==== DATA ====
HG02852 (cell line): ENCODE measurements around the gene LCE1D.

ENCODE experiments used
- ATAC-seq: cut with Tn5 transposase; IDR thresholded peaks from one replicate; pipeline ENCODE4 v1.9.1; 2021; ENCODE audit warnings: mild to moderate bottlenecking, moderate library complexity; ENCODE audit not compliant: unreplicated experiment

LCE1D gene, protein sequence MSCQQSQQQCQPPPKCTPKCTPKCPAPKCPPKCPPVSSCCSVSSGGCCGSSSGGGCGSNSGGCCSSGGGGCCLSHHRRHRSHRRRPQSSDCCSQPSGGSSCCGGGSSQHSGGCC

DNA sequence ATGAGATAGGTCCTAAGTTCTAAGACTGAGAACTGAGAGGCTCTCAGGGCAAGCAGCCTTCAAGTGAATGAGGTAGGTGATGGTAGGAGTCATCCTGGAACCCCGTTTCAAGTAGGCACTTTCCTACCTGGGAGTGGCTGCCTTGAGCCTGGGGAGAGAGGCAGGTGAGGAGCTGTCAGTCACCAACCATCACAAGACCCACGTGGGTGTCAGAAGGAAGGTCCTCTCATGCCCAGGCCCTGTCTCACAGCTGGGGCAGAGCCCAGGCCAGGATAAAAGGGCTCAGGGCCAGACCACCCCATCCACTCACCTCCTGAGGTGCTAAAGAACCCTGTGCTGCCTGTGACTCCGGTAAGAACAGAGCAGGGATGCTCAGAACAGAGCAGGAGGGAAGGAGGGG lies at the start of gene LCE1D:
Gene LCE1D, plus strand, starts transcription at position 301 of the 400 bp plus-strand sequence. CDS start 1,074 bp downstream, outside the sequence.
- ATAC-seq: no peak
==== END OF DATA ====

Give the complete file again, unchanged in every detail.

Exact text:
HG02852 (cell line): ENCODE measurements around the gene LCE1D.

ENCODE experiments used
- ATAC-seq: cut with Tn5 transposase; IDR thresholded peaks from one replicate; pipeline ENCODE4 v1.9.1; 2021; ENCODE audit warnings: mild to moderate bottlenecking, moderate library complexity; ENCODE audit not compliant: unreplicated experiment

LCE1D gene, protein sequence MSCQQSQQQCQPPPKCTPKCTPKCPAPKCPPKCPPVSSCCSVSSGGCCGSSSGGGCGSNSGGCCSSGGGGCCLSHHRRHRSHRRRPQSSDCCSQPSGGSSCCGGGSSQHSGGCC

DNA sequence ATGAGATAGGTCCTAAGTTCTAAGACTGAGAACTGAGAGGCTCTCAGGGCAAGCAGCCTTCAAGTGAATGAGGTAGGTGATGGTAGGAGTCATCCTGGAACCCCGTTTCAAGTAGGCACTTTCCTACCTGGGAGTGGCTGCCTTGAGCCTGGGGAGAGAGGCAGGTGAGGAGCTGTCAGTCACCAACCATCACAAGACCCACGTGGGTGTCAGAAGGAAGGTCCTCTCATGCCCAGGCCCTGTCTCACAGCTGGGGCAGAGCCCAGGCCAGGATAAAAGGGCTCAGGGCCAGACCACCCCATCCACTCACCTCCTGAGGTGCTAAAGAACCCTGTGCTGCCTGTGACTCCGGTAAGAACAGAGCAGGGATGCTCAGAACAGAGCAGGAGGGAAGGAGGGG lies at the start of gene LCE1D:
Gene LCE1D, plus strand, starts transcription at position 301 of the 400 bp plus-strand sequence. CDS start 1,074 bp downstream, outside the sequence.
- ATAC-seq: no peak